11 February 1941 |
|Height||1.88 m (6 ft 2 in)|
|Weight||85 kg (187 lb; 13 st 5 lb)|
Ulf Ivar Erik "Uffe" Sterner (born 11 February 1941 in Deje, Sweden) is a Swedish retired ice hockey forward. He played in nine IIHF World Championships for Sweden, where the team won seven medals: one gold, five silver, and one bronze. He was also a member of the silver medal team at the 1964 Winter Olympics. Sterner played for Forshaga IF from 1956–61, Västra Frölunda IF from 1961–64, and for the New York Rangers in 1964–65, before returning to Sweden to play for Rögle BK and Färjestads BK. He finished his career in England with the London Lions in 1973–74. On 27 January 1965, he became the first European-trained player to play in the National Hockey League (NHL).
Sterner made his hockey debut at 15 when he was accepted onto a second division club where he made a name for himself with his speed and scoring ability. On 12 November 1959, he made his international debut with Tre Kronor in a friendly match against Czechoslovakia's team. He scored his first goal in that game, which Tre Kronor won 11–3. He was the team's youngest player of all time. Through the late 1950s and early 1960s, he was one of Sweden's most popular players. He is also credited with inventing the "stick to skate to stick" maneuver. At the 1962 World Ice Hockey Championships, Sterner scored what he described as his most memorable goal when he scored the 3–0 goal against Team Canada. His team won the game 5–3 and took the gold medal. At the 1963 World Championship, he scored a hat trick against Canada in a 4–1 win. After the game, he and teammate Sven "Tumba" Johansson met King Gustaf VI Adolf and received a royal congratulations.
His first Olympics came in 1960 in Squaw Valley. The team did not earn a medal, but from that point on he was a dominating centre in international play. By 1963, the New York Rangers had taken interest, and in October, Sterner made the trip for training camp. The parties signed a five-game tryout agreement, but Sterner declined to play that season in order to conserve his amateur status for the 1964 Winter Olympics. The team won a silver medal. Sterner arrived for training camp in 1964 and displayed excellent skills. However, the NHL, unlike the International Ice Hockey Federation (IIHF), permitted hitting and physical play on any point of the ice; international players were not allowed to hit in the offensive zone. Allowing him time to adjust to the North American game, the Rangers offered him a start with the St. Paul Rangers of the Central League, which he accepted. After two months, he adapted and earned a promotion to the Baltimore Clippers of the American Hockey League. Finally, on 27 January 1965, he joined the Rangers in a game against the Boston Bruins, becoming the first European to play in the NHL.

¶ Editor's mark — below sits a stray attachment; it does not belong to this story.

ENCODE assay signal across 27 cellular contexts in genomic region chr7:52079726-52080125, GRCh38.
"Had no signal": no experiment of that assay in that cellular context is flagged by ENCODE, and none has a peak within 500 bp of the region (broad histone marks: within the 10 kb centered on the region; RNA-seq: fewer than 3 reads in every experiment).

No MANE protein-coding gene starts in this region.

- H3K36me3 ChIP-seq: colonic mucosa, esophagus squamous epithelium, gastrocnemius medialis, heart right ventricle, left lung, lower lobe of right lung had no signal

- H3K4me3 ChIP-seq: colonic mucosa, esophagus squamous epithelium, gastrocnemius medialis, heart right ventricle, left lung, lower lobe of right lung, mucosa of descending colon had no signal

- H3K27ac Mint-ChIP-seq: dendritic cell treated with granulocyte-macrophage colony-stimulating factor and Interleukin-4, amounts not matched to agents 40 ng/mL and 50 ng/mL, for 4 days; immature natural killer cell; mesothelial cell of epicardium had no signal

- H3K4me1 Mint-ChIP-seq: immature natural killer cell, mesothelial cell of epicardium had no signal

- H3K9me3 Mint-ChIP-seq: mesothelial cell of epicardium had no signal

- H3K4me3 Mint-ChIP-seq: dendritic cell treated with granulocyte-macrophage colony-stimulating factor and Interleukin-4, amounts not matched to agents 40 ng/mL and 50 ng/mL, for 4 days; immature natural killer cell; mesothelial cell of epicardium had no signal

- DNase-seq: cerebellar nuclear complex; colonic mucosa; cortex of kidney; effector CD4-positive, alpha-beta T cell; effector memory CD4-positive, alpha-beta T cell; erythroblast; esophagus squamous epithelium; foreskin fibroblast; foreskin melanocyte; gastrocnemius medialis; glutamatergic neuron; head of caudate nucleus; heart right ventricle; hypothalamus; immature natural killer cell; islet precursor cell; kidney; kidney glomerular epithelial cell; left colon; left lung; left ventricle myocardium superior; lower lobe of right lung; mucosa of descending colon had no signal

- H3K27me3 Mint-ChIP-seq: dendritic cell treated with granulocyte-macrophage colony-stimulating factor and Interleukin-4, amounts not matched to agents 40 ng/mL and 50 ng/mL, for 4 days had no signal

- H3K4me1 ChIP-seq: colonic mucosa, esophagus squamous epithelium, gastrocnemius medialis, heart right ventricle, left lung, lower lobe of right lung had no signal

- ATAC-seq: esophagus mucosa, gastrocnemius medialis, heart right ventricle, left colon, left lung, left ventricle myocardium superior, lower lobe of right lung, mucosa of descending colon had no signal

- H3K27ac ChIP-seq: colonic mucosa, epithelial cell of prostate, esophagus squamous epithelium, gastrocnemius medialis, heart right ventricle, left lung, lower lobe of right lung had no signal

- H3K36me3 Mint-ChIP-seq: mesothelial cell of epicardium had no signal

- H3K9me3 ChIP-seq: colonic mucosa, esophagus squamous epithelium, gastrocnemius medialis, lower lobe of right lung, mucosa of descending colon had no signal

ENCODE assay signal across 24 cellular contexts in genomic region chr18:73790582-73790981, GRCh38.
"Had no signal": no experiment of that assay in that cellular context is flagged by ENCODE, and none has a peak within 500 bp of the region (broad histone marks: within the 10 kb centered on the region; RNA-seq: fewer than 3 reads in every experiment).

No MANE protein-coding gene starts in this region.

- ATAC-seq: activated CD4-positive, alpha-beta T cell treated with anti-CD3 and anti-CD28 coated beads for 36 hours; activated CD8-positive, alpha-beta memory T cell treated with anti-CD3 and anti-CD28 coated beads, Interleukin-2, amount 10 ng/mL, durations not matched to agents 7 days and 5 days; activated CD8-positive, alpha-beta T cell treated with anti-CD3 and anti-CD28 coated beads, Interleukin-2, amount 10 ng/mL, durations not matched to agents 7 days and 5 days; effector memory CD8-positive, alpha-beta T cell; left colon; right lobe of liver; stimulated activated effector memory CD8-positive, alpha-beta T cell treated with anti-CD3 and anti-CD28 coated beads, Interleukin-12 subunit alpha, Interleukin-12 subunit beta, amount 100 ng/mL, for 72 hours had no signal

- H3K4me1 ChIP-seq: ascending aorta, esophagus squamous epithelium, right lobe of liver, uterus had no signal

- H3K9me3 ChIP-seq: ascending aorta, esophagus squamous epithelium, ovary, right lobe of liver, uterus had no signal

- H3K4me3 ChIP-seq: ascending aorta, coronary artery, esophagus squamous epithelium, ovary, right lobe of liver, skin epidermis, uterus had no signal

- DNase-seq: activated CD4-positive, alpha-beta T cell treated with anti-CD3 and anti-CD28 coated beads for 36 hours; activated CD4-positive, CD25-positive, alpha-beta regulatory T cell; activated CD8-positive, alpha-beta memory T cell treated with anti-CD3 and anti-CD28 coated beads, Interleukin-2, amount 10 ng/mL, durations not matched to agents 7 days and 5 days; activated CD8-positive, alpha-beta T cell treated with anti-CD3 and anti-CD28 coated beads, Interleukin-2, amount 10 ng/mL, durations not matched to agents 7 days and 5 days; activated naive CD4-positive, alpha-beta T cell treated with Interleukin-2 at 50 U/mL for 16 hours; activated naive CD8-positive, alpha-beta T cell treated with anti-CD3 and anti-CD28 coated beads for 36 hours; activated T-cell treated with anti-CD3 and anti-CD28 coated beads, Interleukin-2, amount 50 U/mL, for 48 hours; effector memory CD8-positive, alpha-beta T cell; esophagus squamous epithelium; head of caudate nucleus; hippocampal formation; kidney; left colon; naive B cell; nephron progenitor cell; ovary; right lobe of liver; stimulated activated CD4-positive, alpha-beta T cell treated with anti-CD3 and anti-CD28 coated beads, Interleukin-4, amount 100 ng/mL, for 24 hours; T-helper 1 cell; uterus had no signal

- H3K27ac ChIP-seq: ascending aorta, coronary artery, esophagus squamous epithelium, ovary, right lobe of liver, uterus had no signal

Ultimately, Sterner played only four games in the NHL, and he did not register a point. He had been reluctant to play physically or to instigate physical play. He was sent back down to the AHL, and it soon became clear that he was not going to return to the NHL. As much as his skills carried him through games in the AHL, he simply did not have the training to play 60-minute games with full contact. In 1969, the IIHF adopted the same body-checking rules as the NHL, and four years later, Börje Salming joined the Toronto Maple Leafs, ending up playing 17 years in the NHL.
Sterner, his wife Pia, and their family currently live on a farm near Karlstad, where they keep four horses. He nicknames his horses after former teammates and friends; when one of the horses smashed his nose, he nicknamed it Alexander Ragulin.
Regular season and playoffs
|1961–62||Västra Frölunda IF||Sweden||13||12||9||21||26||7||6||4||10||5|
|1962–63||Västra Frölunda IF||Sweden||14||14||6||20||6||7||7||4||11||0|
|1963–64||Västra Frölunda IF||Sweden||12||10||2||12||6||7||1||4||5||10|
|1964–65||New York Rangers||NHL||4||0||0||0||0||–||–||–||–||–|
|1964–65||St. Paul Rangers||CPHL||16||12||9||21||2||–||–||–||–||–|
|1968–69||Västra Frölunda IF||Sweden||19||19||20||39||10||7||5||7||12||2|
|Men's ice hockey|
|Competitor for Sweden|
|Gold||1962 Colorado Springs, US||Team|
|Silver||1963 Stockholm, Sweden||Team|
|Silver||1967 Vienna, Austria||Team|
|Silver||1969 Stockholm, Sweden||Team|
|Silver||1970 Stockholm, Sweden||Team|
|Bronze||1971 Geneva, Switzerland||Team|
|Silver||1973 Moscow, USSR||Team|
|Bayreuth SV||1986–87||36||21||9||6||0||48||.667||3rd in 2.Bundesliga South|
|Munich Hedos||1987–88||36||25||10||1||0||51||.708||2nd in 2.Bundesliga South|
|Fuessen EV||1988–89||34||14||17||5||0||33||.458||6th in 2.Bundesliga South|
- Won the Golden Puck as Sweden's Player of the Year in 1962–63.
- Named the best forward at the IIHF World Championships in 1969.
- Inducted into the IIHF Hall of Fame in 2001.
- WEC-A All-Star Team (1962, 1969)
- "Ulf Sterner". Legends of Hockey. Retrieved 2008-07-04.
- "Tre Kronor’s win over Canada becomes sports lore in Sweden". IIHF. Retrieved 2008-07-04.
- "Swede Ulf Sterner - the first European in the NHL". IIHF. Retrieved 2008-07-04.
- Ulf Sterner's career statistics at EliteProspects.com
- Ulf Sterner's career statistics at The Internet Hockey Database
- Ulf Sterner profile at Eurohockey.com